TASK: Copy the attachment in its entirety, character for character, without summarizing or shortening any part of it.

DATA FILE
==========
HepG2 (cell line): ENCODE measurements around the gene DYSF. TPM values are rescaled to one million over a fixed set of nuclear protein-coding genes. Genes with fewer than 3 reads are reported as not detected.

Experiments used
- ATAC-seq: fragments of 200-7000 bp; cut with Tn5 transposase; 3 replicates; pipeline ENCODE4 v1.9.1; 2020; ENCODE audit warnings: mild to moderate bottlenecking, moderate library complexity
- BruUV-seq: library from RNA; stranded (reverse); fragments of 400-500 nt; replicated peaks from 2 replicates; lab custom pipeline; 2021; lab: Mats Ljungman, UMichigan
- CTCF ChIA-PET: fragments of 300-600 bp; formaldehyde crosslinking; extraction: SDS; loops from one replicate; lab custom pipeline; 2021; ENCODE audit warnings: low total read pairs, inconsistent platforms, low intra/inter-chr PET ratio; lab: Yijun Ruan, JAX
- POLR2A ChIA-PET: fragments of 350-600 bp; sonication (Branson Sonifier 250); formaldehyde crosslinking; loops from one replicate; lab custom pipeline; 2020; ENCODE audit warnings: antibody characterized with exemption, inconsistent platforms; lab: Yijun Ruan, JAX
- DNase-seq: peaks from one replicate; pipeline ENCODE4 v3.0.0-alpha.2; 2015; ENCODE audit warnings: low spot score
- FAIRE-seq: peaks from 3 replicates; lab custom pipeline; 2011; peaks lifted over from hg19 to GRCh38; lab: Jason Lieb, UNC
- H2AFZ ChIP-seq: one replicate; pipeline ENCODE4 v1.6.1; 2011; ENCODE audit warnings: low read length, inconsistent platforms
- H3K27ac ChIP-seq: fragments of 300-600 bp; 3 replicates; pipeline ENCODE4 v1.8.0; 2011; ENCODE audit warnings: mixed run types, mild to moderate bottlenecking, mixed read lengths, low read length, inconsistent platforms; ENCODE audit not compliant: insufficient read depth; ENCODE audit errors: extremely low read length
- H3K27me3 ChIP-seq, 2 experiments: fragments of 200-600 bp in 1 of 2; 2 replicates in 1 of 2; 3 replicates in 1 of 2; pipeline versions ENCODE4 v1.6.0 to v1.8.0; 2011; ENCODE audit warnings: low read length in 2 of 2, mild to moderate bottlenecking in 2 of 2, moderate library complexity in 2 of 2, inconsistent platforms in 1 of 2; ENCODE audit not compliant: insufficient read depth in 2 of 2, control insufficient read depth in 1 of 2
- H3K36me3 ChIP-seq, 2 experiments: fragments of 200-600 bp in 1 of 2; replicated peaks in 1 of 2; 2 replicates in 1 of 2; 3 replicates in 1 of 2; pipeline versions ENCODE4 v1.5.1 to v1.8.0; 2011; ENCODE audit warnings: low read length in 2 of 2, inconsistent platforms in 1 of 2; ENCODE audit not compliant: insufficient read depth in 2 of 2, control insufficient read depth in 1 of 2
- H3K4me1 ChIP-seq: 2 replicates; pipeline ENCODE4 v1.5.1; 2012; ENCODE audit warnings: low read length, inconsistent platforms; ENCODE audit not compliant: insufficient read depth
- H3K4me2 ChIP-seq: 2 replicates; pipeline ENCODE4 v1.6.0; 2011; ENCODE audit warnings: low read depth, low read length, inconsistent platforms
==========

HepG2 (cell line): ENCODE measurements around the gene DYSF. TPM values are rescaled to one million over a fixed set of nuclear protein-coding genes. Genes with fewer than 3 reads are reported as not detected.

Experiments used
- ATAC-seq: fragments of 200-7000 bp; cut with Tn5 transposase; 3 replicates; pipeline ENCODE4 v1.9.1; 2020; ENCODE audit warnings: mild to moderate bottlenecking, moderate library complexity
- BruUV-seq: library from RNA; stranded (reverse); fragments of 400-500 nt; replicated peaks from 2 replicates; lab custom pipeline; 2021; lab: Mats Ljungman, UMichigan
- CTCF ChIA-PET: fragments of 300-600 bp; formaldehyde crosslinking; extraction: SDS; loops from one replicate; lab custom pipeline; 2021; ENCODE audit warnings: low total read pairs, inconsistent platforms, low intra/inter-chr PET ratio; lab: Yijun Ruan, JAX
- POLR2A ChIA-PET: fragments of 350-600 bp; sonication (Branson Sonifier 250); formaldehyde crosslinking; loops from one replicate; lab custom pipeline; 2020; ENCODE audit warnings: antibody characterized with exemption, inconsistent platforms; lab: Yijun Ruan, JAX
- DNase-seq: peaks from one replicate; pipeline ENCODE4 v3.0.0-alpha.2; 2015; ENCODE audit warnings: low spot score
- FAIRE-seq: peaks from 3 replicates; lab custom pipeline; 2011; peaks lifted over from hg19 to GRCh38; lab: Jason Lieb, UNC
- H2AFZ ChIP-seq: one replicate; pipeline ENCODE4 v1.6.1; 2011; ENCODE audit warnings: low read length, inconsistent platforms
- H3K27ac ChIP-seq: fragments of 300-600 bp; 3 replicates; pipeline ENCODE4 v1.8.0; 2011; ENCODE audit warnings: mixed run types, mild to moderate bottlenecking, mixed read lengths, low read length, inconsistent platforms; ENCODE audit not compliant: insufficient read depth; ENCODE audit errors: extremely low read length
- H3K27me3 ChIP-seq, 2 experiments: fragments of 200-600 bp in 1 of 2; 2 replicates in 1 of 2; 3 replicates in 1 of 2; pipeline versions ENCODE4 v1.6.0 to v1.8.0; 2011; ENCODE audit warnings: low read length in 2 of 2, mild to moderate bottlenecking in 2 of 2, moderate library complexity in 2 of 2, inconsistent platforms in 1 of 2; ENCODE audit not compliant: insufficient read depth in 2 of 2, control insufficient read depth in 1 of 2
- H3K36me3 ChIP-seq, 2 experiments: fragments of 200-600 bp in 1 of 2; replicated peaks in 1 of 2; 2 replicates in 1 of 2; 3 replicates in 1 of 2; pipeline versions ENCODE4 v1.5.1 to v1.8.0; 2011; ENCODE audit warnings: low read length in 2 of 2, inconsistent platforms in 1 of 2; ENCODE audit not compliant: insufficient read depth in 2 of 2, control insufficient read depth in 1 of 2
- H3K4me1 ChIP-seq: 2 replicates; pipeline ENCODE4 v1.5.1; 2012; ENCODE audit warnings: low read length, inconsistent platforms; ENCODE audit not compliant: insufficient read depth
- H3K4me2 ChIP-seq: 2 replicates; pipeline ENCODE4 v1.6.0; 2011; ENCODE audit warnings: low read depth, low read length, inconsistent platforms